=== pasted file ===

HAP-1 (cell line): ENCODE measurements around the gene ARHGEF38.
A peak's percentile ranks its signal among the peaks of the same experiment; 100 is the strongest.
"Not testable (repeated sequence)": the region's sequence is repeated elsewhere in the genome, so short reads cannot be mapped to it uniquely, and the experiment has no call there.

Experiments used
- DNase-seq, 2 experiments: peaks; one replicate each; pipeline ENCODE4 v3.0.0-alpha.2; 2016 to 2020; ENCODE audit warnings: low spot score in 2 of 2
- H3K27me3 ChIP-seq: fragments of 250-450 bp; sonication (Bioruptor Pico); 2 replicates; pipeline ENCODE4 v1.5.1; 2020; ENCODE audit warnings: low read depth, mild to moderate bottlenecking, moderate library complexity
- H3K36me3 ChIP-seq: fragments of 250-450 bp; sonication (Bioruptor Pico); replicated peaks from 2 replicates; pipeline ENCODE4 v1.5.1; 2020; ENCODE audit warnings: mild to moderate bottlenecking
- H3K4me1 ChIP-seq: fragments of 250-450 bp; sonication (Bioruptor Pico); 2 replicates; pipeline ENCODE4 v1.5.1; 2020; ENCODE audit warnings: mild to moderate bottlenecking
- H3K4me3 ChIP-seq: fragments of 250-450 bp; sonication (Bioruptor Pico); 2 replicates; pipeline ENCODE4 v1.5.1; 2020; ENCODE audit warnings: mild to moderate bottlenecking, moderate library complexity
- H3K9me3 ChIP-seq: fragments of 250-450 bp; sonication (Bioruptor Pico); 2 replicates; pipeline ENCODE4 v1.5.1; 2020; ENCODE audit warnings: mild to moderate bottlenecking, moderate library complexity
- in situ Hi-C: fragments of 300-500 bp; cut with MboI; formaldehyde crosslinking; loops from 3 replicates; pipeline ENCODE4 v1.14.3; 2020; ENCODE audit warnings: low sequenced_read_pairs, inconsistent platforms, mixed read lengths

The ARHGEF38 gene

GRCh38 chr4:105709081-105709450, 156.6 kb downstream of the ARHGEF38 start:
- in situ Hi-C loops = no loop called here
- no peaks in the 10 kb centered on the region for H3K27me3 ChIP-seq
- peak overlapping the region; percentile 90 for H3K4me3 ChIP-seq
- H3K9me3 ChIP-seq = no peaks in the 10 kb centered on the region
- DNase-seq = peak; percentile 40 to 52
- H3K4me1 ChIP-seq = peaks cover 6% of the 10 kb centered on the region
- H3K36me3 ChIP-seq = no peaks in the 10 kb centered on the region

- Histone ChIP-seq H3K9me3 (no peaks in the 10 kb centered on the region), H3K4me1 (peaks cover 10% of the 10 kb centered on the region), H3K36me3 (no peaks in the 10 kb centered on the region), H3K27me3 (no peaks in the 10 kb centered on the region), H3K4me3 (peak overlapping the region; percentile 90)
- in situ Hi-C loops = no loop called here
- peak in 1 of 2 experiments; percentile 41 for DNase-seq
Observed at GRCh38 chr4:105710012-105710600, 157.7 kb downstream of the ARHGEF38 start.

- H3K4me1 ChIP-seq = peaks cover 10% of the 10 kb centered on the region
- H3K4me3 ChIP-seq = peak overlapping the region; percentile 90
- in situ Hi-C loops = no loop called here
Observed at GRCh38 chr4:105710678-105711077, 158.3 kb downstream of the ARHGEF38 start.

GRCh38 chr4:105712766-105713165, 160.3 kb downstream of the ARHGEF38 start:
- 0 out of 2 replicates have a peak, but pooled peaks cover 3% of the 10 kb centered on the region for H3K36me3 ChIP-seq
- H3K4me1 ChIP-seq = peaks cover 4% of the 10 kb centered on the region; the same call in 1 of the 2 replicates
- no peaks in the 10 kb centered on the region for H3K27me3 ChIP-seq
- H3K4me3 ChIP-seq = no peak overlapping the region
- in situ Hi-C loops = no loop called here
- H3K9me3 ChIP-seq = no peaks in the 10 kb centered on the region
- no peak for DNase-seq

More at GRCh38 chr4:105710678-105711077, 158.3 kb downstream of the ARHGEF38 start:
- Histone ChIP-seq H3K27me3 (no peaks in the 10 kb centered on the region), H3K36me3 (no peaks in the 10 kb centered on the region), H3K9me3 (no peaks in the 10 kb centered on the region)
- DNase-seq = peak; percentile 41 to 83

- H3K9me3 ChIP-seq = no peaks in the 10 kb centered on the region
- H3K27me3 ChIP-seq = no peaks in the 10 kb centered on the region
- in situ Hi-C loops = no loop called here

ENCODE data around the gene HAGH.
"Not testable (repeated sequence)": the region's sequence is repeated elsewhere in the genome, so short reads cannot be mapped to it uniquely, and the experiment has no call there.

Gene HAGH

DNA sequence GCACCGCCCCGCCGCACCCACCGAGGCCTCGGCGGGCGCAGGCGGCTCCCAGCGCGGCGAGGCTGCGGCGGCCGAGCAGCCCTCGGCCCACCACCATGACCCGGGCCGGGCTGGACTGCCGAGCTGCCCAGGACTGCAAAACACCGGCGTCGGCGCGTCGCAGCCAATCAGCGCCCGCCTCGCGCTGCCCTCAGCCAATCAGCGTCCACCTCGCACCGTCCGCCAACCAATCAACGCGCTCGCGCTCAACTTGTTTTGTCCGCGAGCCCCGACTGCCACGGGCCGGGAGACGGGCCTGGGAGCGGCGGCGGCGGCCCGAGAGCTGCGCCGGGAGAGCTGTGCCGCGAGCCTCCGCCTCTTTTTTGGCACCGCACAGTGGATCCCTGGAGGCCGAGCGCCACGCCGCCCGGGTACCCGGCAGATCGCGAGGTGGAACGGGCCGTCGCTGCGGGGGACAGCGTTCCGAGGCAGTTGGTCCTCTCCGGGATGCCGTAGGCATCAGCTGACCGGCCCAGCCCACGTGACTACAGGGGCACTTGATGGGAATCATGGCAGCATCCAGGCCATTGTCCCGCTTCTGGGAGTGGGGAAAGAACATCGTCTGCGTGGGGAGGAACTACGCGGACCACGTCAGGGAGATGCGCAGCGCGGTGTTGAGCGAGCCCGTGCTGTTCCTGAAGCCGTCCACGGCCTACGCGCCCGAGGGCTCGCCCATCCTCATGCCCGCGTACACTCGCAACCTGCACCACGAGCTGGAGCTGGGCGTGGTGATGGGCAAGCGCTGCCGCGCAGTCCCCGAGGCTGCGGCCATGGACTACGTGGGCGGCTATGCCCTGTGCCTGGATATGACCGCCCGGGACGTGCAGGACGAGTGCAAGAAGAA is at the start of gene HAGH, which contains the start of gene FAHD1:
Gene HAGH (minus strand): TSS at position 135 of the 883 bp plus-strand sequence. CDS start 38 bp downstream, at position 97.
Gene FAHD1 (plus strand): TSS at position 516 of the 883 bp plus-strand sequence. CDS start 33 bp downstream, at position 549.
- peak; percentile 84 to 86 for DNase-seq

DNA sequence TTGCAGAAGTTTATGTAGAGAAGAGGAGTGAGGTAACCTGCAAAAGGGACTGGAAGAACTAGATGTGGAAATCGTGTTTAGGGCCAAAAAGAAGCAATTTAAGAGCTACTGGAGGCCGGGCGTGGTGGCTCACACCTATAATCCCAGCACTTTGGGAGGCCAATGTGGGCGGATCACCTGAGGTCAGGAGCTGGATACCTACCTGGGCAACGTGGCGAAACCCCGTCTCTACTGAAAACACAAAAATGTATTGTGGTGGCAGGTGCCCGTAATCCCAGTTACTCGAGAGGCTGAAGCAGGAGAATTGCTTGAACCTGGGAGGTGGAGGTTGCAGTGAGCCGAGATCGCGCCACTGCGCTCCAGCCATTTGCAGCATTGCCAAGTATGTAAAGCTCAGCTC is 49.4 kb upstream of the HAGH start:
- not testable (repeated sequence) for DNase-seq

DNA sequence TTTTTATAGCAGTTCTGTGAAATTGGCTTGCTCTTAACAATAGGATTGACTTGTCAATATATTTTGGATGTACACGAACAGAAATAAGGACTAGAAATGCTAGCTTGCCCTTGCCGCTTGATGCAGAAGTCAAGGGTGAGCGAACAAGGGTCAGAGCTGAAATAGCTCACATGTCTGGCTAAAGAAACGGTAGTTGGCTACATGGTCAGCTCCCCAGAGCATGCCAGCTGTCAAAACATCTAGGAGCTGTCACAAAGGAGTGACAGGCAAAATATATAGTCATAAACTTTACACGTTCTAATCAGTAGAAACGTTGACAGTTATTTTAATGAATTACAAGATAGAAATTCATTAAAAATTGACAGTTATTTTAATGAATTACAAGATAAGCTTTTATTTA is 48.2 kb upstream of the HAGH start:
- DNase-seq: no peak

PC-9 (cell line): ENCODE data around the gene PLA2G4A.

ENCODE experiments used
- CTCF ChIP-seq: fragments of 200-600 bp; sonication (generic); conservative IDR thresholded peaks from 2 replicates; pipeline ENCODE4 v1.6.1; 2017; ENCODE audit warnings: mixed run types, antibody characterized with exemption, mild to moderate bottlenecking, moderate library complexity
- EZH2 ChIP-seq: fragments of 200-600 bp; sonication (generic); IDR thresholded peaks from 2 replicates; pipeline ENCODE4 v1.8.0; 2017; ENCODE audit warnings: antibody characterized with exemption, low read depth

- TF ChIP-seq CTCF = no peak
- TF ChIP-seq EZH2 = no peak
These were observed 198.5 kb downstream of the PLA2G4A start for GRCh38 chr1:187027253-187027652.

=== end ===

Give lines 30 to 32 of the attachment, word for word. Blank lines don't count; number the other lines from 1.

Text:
- 0 out of 2 replicates have a peak, but pooled peaks cover 3% of the 10 kb centered on the region for H3K36me3 ChIP-seq
- H3K4me1 ChIP-seq = peaks cover 4% of the 10 kb centered on the region; the same call in 1 of the 2 replicates
- no peaks in the 10 kb centered on the region for H3K27me3 ChIP-seq